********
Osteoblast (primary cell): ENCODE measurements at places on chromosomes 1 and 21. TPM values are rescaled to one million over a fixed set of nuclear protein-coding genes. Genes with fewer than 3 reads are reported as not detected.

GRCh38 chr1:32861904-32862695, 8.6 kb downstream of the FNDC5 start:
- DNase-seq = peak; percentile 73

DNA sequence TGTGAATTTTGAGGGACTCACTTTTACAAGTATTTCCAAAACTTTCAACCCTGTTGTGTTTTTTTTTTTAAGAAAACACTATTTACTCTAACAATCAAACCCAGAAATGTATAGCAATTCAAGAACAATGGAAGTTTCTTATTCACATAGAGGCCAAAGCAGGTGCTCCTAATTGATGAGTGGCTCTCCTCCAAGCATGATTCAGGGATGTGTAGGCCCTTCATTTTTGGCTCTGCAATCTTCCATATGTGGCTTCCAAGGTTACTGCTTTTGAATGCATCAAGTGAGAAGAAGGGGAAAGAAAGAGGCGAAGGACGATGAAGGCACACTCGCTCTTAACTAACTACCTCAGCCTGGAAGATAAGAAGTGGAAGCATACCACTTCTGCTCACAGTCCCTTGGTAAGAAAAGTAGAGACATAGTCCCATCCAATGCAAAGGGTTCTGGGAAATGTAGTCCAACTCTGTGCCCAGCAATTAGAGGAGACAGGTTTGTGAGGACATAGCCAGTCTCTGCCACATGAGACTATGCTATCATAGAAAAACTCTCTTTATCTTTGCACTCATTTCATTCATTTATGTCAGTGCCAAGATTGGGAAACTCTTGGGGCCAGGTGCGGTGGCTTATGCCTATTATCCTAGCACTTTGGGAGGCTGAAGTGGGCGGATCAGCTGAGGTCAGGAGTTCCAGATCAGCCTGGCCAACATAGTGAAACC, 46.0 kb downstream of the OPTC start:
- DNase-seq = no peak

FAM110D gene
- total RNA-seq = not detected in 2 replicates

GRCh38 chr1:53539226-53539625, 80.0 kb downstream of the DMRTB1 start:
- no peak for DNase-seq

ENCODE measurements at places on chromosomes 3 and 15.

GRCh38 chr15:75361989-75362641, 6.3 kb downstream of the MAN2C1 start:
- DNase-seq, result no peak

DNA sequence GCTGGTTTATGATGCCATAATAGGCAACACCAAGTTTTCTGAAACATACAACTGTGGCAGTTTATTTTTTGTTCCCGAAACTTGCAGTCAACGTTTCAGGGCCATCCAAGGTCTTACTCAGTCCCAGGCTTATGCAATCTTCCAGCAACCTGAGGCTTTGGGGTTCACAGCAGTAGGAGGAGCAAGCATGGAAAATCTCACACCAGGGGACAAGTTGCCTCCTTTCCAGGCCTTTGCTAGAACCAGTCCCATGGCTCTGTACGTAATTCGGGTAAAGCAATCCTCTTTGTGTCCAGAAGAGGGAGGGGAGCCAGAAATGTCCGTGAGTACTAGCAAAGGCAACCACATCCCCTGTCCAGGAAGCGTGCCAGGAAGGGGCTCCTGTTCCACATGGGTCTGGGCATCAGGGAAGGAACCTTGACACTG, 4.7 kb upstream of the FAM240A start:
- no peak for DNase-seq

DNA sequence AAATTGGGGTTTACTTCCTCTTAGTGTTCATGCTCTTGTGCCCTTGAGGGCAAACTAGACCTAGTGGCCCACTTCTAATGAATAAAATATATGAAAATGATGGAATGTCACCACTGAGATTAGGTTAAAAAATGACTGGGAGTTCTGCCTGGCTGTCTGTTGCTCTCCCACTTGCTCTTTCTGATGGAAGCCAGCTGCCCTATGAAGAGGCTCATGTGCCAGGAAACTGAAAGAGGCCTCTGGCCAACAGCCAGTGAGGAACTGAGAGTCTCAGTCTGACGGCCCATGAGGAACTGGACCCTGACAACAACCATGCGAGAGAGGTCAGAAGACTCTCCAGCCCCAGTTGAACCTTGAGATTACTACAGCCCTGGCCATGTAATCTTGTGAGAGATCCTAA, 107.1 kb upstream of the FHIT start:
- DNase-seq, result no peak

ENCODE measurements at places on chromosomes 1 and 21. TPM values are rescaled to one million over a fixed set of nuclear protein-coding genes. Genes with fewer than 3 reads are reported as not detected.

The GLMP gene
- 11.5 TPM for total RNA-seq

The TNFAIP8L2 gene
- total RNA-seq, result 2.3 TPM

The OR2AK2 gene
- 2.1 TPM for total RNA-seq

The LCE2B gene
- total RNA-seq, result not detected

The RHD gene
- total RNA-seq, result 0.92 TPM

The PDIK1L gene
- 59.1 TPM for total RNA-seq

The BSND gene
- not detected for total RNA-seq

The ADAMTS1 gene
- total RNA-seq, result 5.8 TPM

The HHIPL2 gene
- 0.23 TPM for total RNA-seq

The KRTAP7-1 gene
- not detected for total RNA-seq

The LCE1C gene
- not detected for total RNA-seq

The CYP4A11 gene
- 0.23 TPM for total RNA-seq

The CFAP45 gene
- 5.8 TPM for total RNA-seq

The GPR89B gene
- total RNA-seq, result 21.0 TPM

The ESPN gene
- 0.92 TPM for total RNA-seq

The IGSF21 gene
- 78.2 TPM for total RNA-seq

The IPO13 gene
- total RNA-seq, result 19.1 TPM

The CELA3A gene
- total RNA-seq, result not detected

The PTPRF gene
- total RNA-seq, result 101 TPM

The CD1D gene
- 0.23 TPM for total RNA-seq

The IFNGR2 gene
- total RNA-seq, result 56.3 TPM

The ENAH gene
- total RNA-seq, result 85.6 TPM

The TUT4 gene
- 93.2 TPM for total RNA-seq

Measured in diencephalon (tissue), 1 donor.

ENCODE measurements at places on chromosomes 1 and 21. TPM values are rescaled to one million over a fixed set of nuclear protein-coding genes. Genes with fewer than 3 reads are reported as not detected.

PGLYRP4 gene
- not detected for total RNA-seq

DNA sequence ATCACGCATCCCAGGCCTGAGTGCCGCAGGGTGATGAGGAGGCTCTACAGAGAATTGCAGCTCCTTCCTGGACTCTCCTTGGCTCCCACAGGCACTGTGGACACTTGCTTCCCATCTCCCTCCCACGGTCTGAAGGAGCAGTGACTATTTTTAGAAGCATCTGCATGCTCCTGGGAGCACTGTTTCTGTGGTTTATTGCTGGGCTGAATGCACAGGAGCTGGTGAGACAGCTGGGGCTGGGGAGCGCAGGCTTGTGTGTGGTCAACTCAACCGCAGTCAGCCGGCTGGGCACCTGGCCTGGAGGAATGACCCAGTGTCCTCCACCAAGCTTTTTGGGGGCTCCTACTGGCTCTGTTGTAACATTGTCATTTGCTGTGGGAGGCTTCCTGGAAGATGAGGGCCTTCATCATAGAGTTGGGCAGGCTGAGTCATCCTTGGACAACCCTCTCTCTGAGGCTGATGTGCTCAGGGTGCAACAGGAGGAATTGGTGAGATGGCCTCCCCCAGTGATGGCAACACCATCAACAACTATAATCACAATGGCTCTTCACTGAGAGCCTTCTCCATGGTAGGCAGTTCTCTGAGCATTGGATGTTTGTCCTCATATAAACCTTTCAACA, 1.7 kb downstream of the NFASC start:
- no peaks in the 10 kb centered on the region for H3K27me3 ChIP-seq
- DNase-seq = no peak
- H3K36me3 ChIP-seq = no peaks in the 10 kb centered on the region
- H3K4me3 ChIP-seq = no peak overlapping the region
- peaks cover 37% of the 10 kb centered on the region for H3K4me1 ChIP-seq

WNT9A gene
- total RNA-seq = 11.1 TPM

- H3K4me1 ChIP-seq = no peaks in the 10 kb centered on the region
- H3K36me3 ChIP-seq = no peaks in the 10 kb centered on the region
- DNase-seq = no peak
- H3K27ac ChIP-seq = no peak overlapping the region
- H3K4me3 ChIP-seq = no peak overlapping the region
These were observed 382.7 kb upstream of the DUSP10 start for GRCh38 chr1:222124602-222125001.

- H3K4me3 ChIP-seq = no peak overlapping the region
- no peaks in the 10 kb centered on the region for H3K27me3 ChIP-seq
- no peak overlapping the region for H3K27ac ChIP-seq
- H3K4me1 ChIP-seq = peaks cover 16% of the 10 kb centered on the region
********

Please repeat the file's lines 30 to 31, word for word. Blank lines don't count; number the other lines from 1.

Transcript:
The BSND gene
- not detected for total RNA-seq